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Push Ups A.K.A. Earth Downs

"Strength has a greater purpose" - Pavel Tsatsouline



Bodyweight movements are excellent for athletes, weight room warriors, and really just about everyone. Push ups can be used to build high volume safely (to increase mass within a training program), as a means to balance out problematic upper body muscle imbalances, build upper body strength in youth athletes, increase strength endurance in all athletes, learn neural control across the shoulder joint for decreased shoulder injury through enhanced function, and establish an excellent foundation prior to more advanced movements like the bench press, military press, etc. We all have a foundation that we need to grow or maintain for our functionality. Push ups help develop the basis for all pushing movements around the shoulder joint. 



Push Up Form


When positioning yourself to do a push up from the floor, your hands should be placed slightly outside of your shoulders with palms flat against the ground close to your armpits. From this position your elbows should be able to freely move vertically toward the ceiling. The hands are not truly positioned forward, but instead turned about 45 degrees away from the body. You want to keep the thumbs nearly parallel to your body. In this position you will be able to activate your chest, triceps, and front delts (as well as your lats and upper back) through a fluid motion. Your core should be activated and locking the body into a solid plank position from your heel to the top of your head. You should be in a perfect, straight line. You must engage your lats now for the best control. Shoulders stay packed. Maintain tightness. As you start to push and your body leaves the ground both humerus bones become level with your torso, and here there should be a 45 degree angle formed between your arms and torso. As your body continues to rise from the ground, your triceps drive your arms into a locked out position. Your body then lowers in a controlled manner back down to the ground with the same tightness and control as on the way up. When doing multiple reps, there can be a brief pause at the bottom and top of the lift or use different modalities: Ballistic, Tempo, Triphasic, you name it.


Push Up Variation


Some individuals may find that push up form from the floor is difficult to maintain and might need a movement to help progress them to a regular push up. Push Ups can be done with the hands placed in the same way on a high surface with the legs lower. By getting into an inclined position, the force is moved away from the upper body and the lower body takes more of the load. So, push ups can be easier with a greater incline. The next video shows a simple variation to improve. As the incline push up becomes controlled and mastered, the catch bar on the rack could be lowered to provide a greater stimulus for continuing your strength progression. Once the incline push up is low enough or strength is obtained, you can move back to the push up from the floor and begin trying more difficult variations. I’ve found that when teaching the incline push up, asking the lifter to bring their shoulder more over their hands tends to help bring them into a better position. But again, the same rules apply as the push up from the floor. There are many other variations of push ups, but they all tend to follow the same rules of tightness, control, and positioning: Wall Push Ups. Kneeling Push Ups, Decline Push Ups, One-Arm One-Leg Push Ups, Spiderman Push Ups, Clapping Push Ups... Honestly, the list goes on and on. I invite you to search Google for more names of push ups. But for now, I'd hammer out how to do these the right way.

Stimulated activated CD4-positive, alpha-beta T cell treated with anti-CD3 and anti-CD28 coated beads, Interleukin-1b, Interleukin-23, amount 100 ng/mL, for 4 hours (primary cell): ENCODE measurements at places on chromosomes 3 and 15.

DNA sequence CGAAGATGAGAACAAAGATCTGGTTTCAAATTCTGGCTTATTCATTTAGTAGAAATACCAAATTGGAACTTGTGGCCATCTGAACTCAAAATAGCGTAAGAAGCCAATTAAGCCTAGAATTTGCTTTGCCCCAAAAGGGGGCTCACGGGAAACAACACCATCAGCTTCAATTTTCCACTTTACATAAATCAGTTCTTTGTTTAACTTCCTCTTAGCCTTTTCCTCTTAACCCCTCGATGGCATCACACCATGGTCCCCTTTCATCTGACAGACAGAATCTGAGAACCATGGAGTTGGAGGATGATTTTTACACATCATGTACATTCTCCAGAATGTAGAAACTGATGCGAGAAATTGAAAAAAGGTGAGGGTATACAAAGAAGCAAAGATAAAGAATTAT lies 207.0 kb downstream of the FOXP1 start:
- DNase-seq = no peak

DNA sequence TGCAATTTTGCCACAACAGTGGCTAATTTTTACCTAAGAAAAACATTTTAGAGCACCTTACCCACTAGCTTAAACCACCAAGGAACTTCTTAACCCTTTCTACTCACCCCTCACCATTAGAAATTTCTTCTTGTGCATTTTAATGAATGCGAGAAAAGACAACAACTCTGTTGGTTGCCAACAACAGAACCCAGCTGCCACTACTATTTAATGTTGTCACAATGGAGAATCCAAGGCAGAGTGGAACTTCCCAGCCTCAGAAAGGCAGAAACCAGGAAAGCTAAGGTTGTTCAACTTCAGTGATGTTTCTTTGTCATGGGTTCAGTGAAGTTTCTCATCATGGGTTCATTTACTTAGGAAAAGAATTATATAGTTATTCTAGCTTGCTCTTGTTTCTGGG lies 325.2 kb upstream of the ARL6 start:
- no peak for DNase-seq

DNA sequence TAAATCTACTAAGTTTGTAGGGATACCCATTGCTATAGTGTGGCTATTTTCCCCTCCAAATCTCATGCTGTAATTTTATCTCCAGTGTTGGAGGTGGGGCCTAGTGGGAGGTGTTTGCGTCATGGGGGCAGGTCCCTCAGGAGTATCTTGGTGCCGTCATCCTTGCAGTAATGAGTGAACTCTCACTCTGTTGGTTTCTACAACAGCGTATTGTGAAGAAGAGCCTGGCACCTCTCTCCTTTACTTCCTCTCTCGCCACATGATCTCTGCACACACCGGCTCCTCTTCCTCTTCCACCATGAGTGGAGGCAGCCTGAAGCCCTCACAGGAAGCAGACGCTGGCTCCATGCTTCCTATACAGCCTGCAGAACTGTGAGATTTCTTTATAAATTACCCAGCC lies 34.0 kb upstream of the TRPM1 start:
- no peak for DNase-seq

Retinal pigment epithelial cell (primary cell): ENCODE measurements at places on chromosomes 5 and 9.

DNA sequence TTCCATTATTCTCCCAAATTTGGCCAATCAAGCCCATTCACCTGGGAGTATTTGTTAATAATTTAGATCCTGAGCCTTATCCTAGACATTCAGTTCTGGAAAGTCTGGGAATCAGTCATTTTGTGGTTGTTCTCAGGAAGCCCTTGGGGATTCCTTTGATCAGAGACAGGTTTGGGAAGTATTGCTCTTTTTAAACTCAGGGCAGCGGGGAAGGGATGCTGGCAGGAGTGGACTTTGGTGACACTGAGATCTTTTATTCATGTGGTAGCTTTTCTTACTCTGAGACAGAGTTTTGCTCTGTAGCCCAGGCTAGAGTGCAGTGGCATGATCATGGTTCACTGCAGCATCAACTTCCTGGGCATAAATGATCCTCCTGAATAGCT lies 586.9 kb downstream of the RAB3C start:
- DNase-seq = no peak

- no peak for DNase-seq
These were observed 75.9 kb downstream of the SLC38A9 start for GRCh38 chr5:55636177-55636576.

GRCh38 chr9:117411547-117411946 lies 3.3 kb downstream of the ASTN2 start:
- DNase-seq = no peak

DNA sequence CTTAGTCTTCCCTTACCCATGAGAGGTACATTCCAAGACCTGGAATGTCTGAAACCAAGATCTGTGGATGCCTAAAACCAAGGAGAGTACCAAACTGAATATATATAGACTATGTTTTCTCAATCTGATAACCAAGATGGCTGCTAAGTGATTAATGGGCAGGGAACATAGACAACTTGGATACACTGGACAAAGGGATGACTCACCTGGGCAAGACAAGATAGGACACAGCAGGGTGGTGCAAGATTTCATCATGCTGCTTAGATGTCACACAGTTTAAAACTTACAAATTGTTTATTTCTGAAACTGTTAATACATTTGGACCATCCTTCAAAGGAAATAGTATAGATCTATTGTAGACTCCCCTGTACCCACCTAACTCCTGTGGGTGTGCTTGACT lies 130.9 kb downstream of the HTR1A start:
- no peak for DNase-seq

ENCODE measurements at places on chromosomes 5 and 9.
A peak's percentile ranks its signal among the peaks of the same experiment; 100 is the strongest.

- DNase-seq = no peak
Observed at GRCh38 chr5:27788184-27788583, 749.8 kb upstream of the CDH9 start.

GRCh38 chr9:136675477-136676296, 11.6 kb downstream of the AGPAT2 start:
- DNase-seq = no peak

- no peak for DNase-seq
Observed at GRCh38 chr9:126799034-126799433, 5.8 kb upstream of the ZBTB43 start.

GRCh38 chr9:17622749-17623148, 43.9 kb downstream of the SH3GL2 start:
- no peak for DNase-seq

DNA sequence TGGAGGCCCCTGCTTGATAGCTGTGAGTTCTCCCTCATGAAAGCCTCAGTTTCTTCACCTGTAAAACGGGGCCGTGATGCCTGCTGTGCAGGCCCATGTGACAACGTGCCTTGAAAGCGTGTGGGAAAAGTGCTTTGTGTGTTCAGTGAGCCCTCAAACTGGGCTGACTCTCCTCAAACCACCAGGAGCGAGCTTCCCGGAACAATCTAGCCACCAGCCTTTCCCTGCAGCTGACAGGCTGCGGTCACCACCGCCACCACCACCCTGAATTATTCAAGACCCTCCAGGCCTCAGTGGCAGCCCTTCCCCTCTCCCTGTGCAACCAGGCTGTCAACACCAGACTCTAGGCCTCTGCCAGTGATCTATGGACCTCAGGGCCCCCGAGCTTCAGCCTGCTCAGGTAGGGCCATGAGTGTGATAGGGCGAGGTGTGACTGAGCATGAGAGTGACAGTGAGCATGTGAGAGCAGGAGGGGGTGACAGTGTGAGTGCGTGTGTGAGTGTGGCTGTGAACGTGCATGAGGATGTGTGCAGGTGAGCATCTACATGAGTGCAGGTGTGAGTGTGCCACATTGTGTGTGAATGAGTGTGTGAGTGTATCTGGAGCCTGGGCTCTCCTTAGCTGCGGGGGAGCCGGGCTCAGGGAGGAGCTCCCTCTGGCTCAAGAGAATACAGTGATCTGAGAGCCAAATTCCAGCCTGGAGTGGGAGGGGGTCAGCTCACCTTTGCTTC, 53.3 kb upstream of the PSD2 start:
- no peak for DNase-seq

Push up variations can change the strength demand on the front delts and triceps or on the chest. To target the front delts and triceps, a closer hand stance would work. To target the chest, a wider hand stance would work. Closer grips could be triangle push ups (see video below). Wider grips would mean a wider hand stance.


Below is a sample program to start building your strength in push ups if you're a beginner. You need to stick with one form of push ups for the duration of the program OR if you're ready to graduate to a tougher variation I'd suggest starting back at the start of the program. For every rep you push, I HIGHLY suggest doing some kind of pull whether its rowing a luggage bag, putting a towel around your door and doing body rows, doing TRX Rows, etc. So that your push reps = your pull reps. Starting week 1, choose a push up variation that you can do between 15 and 30 times consecutively - no more, no less! Between each set take plenty of rest so that you can get all of the reps. If the day calls for one set of push ups, then do them without rest (if you take rest on these days between push ups make it as short as possible).


Week 1

Sunday = As Many Push Ups As Possible

Monday = 15 push ups

Tuesday = 20 push ups

Wednesday = 2 sets of 15 push ups

Thursday = Last Sunday's number + 5 more reps

Friday = 2 sets of 15 push ups

Saturday = 20 push ups


Week 2

Sunday = As Many Push Ups As Possible

Monday = 2 sets of 15 push ups

Tuesday = 4 sets of 10 push ups

Wednesday = 2 sets of 20 push ups

Thursday = 5 sets of 10 push ups

Friday = 3 sets of 15 push ups

Saturday = As Many Push Ups As Possible


Week 3

Sunday = 3 sets of 15 push ups

Monday = Last Saturday's Number for 2 sets

Tuesday = 4 sets of 15 push ups

Wednesay = 6 sets of 10 push ups

Thursday = Last Saturday's Number for 3 sets

Friday = Rest Day

Saturday = As Many Push Ups As Possible


Then, reassess your number! If you can do 35 or more push ups, you're ready for a tougher variation. 




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